This is another open square near the law school. There are fountains and a theater at one end. We also caught the auto show here, as well as a military display the day the President came to the city.

 

There is a beautiful park in the middle of the city, which just so happens to be across from the law school.

Planty Park is home to the “Washerwoman” sculpture, and illuminated fountains. I have yet to see the illumination since it occurs only on the weekends and we’ve managed to be out of town most of those. The one day we were set to see the fountains, there were off due to a music festival. Go figure. BUT, tonight we will make on last attempt! Stay tuned . . .

 

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Little (and Not so Little) Decisions

The hardest decision I faced yesterday was whether I would go horseback riding or to the shooting range. Horseback riding won out (though I’m still not sure if that was the safer option).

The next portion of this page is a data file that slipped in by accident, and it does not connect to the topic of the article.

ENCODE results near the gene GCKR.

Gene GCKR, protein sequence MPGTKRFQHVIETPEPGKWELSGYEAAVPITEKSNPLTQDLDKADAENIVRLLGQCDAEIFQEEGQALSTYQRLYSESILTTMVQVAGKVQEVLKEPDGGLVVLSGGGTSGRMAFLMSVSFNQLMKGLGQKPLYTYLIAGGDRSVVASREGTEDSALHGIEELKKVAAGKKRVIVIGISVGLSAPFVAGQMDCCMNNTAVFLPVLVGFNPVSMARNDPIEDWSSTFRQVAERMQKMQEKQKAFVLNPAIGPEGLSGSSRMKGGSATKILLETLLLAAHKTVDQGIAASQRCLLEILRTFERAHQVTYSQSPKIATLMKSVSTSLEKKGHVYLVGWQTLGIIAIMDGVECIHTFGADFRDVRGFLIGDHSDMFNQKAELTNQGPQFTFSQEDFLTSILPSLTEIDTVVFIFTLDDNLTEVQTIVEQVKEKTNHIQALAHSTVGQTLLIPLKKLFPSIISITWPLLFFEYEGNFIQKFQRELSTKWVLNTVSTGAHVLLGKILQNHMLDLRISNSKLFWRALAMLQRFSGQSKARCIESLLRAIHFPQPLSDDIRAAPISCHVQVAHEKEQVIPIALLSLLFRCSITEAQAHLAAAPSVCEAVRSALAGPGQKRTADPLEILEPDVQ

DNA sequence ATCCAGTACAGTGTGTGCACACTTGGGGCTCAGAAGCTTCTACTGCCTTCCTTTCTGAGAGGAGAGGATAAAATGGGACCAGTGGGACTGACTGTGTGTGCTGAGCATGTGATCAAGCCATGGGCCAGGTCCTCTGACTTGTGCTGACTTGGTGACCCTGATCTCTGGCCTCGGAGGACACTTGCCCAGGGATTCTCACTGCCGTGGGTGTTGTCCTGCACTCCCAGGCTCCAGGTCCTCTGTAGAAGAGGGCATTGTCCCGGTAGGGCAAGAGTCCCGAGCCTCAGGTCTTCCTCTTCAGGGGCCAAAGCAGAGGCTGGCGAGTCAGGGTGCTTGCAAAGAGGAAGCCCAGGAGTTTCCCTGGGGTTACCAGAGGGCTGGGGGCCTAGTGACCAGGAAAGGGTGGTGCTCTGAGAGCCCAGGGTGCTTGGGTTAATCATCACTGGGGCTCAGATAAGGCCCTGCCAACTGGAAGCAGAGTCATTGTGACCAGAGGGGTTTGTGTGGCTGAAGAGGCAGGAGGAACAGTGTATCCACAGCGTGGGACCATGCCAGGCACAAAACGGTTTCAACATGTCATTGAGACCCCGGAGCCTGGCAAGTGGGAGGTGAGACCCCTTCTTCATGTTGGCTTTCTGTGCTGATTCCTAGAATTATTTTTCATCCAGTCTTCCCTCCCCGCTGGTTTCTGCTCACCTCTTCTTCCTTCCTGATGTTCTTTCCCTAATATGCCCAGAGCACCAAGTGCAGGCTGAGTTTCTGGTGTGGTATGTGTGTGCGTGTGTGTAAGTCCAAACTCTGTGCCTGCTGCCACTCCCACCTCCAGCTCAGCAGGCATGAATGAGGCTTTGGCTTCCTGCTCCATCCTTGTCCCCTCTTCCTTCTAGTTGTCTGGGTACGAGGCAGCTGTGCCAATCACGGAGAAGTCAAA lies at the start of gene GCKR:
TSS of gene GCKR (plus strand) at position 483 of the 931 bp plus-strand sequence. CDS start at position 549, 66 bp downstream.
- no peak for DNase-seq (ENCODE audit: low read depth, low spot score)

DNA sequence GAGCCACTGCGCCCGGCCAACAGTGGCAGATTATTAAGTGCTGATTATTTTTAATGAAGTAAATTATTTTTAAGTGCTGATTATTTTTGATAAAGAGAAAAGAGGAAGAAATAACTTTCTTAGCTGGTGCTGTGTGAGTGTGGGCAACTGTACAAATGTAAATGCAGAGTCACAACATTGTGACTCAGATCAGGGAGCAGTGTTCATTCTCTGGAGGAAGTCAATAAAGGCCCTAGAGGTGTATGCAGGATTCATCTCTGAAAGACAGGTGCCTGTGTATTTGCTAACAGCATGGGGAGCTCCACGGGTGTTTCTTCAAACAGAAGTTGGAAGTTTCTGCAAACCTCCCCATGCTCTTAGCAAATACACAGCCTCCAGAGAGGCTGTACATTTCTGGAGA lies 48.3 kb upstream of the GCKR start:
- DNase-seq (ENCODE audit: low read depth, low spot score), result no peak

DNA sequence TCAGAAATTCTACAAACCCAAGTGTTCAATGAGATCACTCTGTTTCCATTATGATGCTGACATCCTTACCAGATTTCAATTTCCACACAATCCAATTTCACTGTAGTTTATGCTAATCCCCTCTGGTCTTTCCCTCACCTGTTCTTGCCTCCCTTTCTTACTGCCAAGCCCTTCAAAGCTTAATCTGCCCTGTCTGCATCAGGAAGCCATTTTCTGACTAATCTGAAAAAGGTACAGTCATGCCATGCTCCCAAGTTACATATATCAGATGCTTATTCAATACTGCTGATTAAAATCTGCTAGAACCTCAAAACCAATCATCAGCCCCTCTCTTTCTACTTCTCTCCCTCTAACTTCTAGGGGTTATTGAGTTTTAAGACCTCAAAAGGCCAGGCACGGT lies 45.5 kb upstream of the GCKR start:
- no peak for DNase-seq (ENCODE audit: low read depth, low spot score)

As I trotted around on my horse, I got to thinking. Life is full of decisions. It happens to be a time in my life when the decisions are pretty insignificant; fun even. Will we head to Germany after Poland, or catch an earlier flight home? Not such a bad decision to make.

But do I really appreciate that?  Am I enjoying making all these easy decisions?? We all know decisions aren’t always so simple. Or easy. Or right. Or even decisions that you want to have to make.

Ever.

As we left Krakow a few weeks back, we stopped at the Auschwitz concentration camp. I wasn’t sure what to expect, but my initial reaction was, ‘Wow, this is a lot smaller than I thought it would be.’

And then I felt like an ass.

This place, this tiny place, was the site where hundreds of thousands of people were held and murdered. Imagine making decisions as a person inside that camp. Do you fight back? Are you even physically able to fight back? Should you help the person next to you if he’s fallen, or will that just make it worse? I can’t even pretend to know the decisions these people faced inside the walls of this camp; the decisions everyone faced during that time.

One of the first quotes I saw in the Auschwitz buildings is from George Santayana:

“Those who cannot remember the past are condemned to repeat it”

Europe remembers.

Through our classes here, I have seen that this history is built into more aspects of the culture and the law than I even could have fathomed. Europe has broad anti-discrimination laws to protect larger classes of people from finding themselves in another similar situation. There are laws in most countries that prevent speech that denies the Holocaust occurred.